Inherit the Wind
by Jerome Lawrence
and Robert E. Lee
|Directed by Clark Neher||
In the middle of the hot summer of 1925, the famous "Monkey Trial" took place in Dayton, Tennessee, a small town of about eighteen hundred people in the Cumberland Valley. A young teacher named John Scopes stood accused of violating the Butler Act, a measure passed earlier that year to restrict the teaching of evolution in state-funded schools. The defense featured the famous attorney Clarence Darrow, and the prosecution starred the celebrated orator, populist, and three-time Democratic presidential candidate William Jennings Bryan.
Thirty years later, Jerome Lawrence and Robert E. Lee set what they saw as the essence of the whole extraordinary episode in their play Inherit the Wind, which has since become a classic of the American theater.
As the play opens, Bertram Cates, a courageous and idealistic young teacher in Hillsboro, Tennessee, is imprisoned in the town jail for teaching evolution to his high school biology class. Matthew Harrison Brady, populist icon, three-time Democratic presidential candidate, and leader of the crusade against evolution, arrives in Hillsboro to prosecute the case, where he is greeted by the mayor and a large, enthusiastic crowd singing "Give me that old-time religion."
Also arriving in Hillsboro, however, is E. K. Hornbeck of the Baltimore Herald, who has championed Cates in his columns and is greatly and haughtily amused at the spectacle of ignorance and bigotry before him. Speaking in a kind of ironic poetry-patter, he constantly mocks Brady and the pious provincialism that supports him. Hornbeck announces that the lone, embattled Cates will have a defender, courtesy of the Herald-the great Henry Drummond, who sidles into town later that evening with little notice. Brady is adored and applauded as he pontificates about the evils of evolution and gobbles large amounts of food, but poor Drummond is shunned by the townspeople.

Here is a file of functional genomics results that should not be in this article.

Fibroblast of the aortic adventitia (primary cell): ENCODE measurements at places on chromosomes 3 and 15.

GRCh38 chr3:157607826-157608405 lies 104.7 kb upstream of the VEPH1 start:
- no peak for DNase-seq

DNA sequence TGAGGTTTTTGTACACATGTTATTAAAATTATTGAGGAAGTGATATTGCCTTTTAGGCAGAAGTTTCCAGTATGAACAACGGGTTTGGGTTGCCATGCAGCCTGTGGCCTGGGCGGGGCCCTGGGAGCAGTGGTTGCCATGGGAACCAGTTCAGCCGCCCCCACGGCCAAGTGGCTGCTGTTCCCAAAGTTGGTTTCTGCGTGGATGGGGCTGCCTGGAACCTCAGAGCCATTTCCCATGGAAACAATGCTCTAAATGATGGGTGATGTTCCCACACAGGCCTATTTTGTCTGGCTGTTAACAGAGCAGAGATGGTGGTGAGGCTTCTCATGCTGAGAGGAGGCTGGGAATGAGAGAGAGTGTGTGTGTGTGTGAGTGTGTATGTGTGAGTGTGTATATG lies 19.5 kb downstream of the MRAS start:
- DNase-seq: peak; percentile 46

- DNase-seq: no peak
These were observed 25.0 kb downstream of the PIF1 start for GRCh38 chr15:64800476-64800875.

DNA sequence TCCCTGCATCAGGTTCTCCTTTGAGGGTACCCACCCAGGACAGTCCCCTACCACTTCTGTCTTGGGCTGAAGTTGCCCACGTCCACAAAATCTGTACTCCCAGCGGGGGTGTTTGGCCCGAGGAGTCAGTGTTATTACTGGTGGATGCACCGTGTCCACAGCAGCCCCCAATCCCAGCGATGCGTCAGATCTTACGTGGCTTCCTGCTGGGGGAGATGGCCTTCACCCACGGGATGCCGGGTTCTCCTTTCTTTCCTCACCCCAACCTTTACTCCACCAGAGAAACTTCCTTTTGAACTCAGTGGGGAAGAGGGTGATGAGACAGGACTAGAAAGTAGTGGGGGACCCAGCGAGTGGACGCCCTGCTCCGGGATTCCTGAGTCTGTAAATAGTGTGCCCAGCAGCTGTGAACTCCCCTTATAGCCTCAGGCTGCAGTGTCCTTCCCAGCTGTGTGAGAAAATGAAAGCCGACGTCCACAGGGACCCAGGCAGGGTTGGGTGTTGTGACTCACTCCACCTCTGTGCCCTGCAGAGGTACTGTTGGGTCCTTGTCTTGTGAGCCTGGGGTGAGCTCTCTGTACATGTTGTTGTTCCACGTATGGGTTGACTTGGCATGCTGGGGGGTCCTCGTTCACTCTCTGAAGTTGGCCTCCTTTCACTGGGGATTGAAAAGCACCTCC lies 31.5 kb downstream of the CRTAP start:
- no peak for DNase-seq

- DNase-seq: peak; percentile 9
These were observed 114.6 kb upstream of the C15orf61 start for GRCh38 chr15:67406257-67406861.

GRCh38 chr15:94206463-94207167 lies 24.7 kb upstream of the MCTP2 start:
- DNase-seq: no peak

In the course of the trial, Brady starts out confidently, full of self- righteousness and ready rhetoric about "the Revealed Word." Not only are the courtroom spectators clearly with Brady, but the judge excludes Drummond's scientific witnesses on the grounds that evolution itself is not on trial. Desperate for some way to challenge the law under which Cates stands accused, Drummond decides to put Brady on the stand as an expert on the Bible, and Brady accepts the challenge with gusto. The ensuing examination turns the case around: Drummond exposes Brady's untenable literal acceptance of the Bible, not to mention his understanding of himself as a self-anointed prophet. The crowd begins to laugh at Brady, and, after the courtroom empties, he seeks comfort in the bosom of his mothering wife.
Though the jury brings in the inevitable guilty verdict, it is clear that Drummond has triumphed-and along with him, freedom of thought. The judge charges Cates a token fine of one hundred dollars. Protesting the light punishment, Brady tries to make what he considers an all-important closing speech, but the judge, embarrassed at the negative publicity the town has received, precipitately ends the trial. Sputtering and shouting, Brady collapses and is taken from the courtroom and shortly afterward dies.
Along the way, the play develops a conventional subplot concerning Cates' fiancee, Rachel Brown, who at first wants him to recant. Tricked by Brady into testifying about private discussions that tend to incriminate Cates as a nonbeliever, she eventually sees her mistake and finds the strength to stand beside him. Her father Jeremiah is a fire- and-brimstone preacher who, in a vengeful prayer meeting the first night of the trial, nearly scares the wits out of his daughter until the more benign Brady intervenes.
And yet, in discussing Brady's death after the trial, Drummond repudiates the journalist Hornbeck's scathing ridicule. As Drummond sees it, Brady was a once-great man who had ceased to move forward. When Drummond, in defense of Brady, shows that he too knows the Bible, Hornbeck charges him with being even more religious than Brady was. In its closing scenes, the play emphasizes again what it suggested throughout: Brady's fundamentalism is wrong, but so is Hornbeck's godless cynicism. The enlightened and humane Drummond's intention was not to tear down legitimate belief but only to fight ignorance and bigotry. In the last scene he picks up Darwin's On the Origin of Species and the Bible, weighs them thoughtfully in his hands, and exits confidently with both books in his briefcase.
* Rose Alexander * Don Austin * Linda Dersch * Patrick Ducharm * Chuck Gebbia * Tony Gebbia * Mike Groark * Chris Johnson * Linda Johnson * Orv Kersten * Mary Lou Kator * Ashley Landshaft * Kevin Luby * Lawrence Nepodahl * Robert Noonan * Vicki McCue * Brad Pietens * Aaron Schryver * Eric Teeter * Todd Toles *